The BFA in Fine Arts prepares Fine Arts majors for a lifetime of artistic pursuit; whether your passion lies in drawing, painting, printmaking, sculpture, ceramics, or new media.
The Fine Arts Program is designed for students to be immersed in studio disciplines such as drawing, painting, printmaking, ceramics and sculpture. Students will gain traditional skill sets and tools while integrating and applying such knowledge to theory, philosophy and conceptual development.
Through experimentation, iteration and production, students will learn to hone their craft while developing a more sophisticated lexicon and breadth of abilities to better articulate their ideas and interests. Students will adopt the ability to discuss their work in context with Art History and Contemporary Visual Culture.
Through rigorous critique and juries, students will be well-versed and prepared to present their art as a working professional contributing to Visual Culture. With dynamic interdisciplinary studios, students will work in an environment which will broaden their perspective, feed their insights, establish appropriate and professional level of research and practice to take their work to unexpected levels as they move forward in their professional careers.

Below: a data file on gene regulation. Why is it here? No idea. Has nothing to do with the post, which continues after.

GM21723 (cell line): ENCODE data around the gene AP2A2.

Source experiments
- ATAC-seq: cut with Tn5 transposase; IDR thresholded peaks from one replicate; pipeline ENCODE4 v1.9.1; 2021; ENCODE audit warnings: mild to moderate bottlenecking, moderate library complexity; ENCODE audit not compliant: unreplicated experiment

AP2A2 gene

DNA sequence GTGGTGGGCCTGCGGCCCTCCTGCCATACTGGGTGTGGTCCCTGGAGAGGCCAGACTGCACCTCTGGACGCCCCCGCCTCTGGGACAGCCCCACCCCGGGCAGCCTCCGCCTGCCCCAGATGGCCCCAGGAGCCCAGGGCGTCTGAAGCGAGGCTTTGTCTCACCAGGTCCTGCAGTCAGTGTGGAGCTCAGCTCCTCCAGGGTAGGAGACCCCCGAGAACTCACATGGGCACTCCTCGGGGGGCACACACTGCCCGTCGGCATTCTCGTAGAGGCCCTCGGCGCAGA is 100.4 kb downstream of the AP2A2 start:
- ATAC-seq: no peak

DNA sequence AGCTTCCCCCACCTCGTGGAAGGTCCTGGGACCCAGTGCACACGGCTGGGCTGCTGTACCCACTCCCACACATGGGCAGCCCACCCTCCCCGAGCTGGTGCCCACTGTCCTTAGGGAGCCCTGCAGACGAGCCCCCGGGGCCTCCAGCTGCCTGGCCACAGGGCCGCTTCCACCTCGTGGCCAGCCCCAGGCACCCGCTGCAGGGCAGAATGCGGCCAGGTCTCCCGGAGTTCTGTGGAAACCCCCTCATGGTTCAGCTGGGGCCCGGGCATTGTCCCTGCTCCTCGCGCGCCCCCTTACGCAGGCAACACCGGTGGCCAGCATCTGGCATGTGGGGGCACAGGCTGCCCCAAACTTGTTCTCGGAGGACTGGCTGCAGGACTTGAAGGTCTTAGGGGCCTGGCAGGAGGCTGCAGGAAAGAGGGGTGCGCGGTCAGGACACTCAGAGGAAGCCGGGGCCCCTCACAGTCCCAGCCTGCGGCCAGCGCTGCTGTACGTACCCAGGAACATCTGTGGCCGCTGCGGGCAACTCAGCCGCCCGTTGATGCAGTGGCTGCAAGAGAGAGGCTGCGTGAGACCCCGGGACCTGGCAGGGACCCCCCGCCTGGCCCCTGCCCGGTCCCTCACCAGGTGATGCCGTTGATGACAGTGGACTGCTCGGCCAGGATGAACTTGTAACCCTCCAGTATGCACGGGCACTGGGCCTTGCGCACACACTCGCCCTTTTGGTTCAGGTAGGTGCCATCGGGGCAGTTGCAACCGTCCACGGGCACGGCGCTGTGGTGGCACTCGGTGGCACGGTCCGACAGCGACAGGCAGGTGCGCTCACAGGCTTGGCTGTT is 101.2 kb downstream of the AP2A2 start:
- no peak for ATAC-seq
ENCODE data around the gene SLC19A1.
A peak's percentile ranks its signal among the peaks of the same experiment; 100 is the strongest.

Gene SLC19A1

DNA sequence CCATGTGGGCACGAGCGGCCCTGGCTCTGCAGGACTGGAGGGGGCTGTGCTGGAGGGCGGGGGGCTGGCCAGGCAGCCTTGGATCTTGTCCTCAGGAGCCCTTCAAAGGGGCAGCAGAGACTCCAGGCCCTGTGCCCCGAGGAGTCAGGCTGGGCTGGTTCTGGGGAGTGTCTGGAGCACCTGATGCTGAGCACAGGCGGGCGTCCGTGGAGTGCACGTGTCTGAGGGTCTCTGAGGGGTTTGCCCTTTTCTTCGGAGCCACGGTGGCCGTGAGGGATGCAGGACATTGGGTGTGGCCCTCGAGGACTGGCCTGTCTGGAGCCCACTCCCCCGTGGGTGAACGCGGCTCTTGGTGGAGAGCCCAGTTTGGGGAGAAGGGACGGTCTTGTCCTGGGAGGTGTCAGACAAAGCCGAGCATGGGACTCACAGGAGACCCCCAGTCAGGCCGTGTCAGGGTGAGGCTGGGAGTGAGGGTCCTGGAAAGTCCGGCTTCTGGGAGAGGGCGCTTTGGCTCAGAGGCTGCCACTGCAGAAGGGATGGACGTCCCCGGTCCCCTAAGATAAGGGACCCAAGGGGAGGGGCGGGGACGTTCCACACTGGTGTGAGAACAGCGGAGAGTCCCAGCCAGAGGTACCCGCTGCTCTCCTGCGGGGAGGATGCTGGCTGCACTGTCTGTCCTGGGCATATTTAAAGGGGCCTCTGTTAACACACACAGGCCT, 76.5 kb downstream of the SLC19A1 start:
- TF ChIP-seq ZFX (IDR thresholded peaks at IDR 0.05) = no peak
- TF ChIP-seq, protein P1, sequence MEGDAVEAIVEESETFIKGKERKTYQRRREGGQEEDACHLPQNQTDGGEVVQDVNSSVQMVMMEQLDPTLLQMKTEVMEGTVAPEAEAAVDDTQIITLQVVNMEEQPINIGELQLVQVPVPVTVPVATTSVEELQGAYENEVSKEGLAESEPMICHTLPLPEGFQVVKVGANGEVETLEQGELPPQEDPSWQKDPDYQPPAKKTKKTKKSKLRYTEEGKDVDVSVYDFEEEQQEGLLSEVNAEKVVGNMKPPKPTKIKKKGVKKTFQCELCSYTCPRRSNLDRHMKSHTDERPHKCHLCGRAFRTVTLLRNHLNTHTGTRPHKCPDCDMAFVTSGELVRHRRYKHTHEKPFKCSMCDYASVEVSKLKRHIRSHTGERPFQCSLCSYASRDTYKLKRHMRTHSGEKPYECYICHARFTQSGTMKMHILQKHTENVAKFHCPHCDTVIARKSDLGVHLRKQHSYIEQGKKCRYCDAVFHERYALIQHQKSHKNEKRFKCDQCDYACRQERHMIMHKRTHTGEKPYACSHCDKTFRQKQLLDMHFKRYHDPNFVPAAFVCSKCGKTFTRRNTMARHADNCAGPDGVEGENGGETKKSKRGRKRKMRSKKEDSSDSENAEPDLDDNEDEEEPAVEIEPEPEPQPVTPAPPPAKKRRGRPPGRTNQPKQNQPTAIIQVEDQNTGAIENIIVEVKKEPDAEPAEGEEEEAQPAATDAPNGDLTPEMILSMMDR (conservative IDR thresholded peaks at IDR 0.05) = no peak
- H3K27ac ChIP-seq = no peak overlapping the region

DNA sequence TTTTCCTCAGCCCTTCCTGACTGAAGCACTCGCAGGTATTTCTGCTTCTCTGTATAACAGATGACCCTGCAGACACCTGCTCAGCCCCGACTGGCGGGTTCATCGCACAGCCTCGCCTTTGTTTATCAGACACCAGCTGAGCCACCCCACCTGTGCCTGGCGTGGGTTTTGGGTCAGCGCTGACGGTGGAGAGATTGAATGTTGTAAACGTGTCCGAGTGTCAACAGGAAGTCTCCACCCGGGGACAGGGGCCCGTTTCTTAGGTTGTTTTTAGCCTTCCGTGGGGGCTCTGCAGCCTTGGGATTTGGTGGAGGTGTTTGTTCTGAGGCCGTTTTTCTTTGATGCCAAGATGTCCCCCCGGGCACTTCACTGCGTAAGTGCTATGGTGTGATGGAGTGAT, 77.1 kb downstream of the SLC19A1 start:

Undergraduate Fine Arts students work closely with a faculty of working artists who share their knowledge and experience to assist and advise you in discovering your own creative path and artistic potential. Critiques by faculty members and visiting artists will enrich the studio experience by providing objective points of view and fresh ideas, and instruction features exposure to methods of academic and technical research, sound studio practice, digital technology, and new media.
The Fine Arts program's expanding work space includes a professional printmaking studio with five presses for etching, woodcut, and lithography, a well-equipped wood shop, a plaster-casting room, a figure sculpture studio, and a ceramics studio with three kilns. Senior Fine Arts students have their own semi-private work spaces and there is a two-floor exhibition space exclusively reserved for student shows.
The primary goal of this course is introduce students to a broad range of strategies and materials for figure sculpture. Figure-derived compositions will be constructed, often at life size, and sometimes as group projects. Some of the broader themes the class will take on include: life casting and additive processes, abjection and hybridization, wholeness and fragmentation, inside/outside the body and installation and theatrical tableaux.
This versatile print medium takes a collage approach to creating the printing plate. Thin layers of paper, fabric, tape, gesso, carborundum, etc. are adhered and sealed to heavy mat board or Masonite, and printed intaglio or relief. This course introduces carborundum prints and polyester silk prints, as well as a more painterly approach using gesso, glue and modeling paste. Emphasis is placed on color experimentation rather than editioning when printing.
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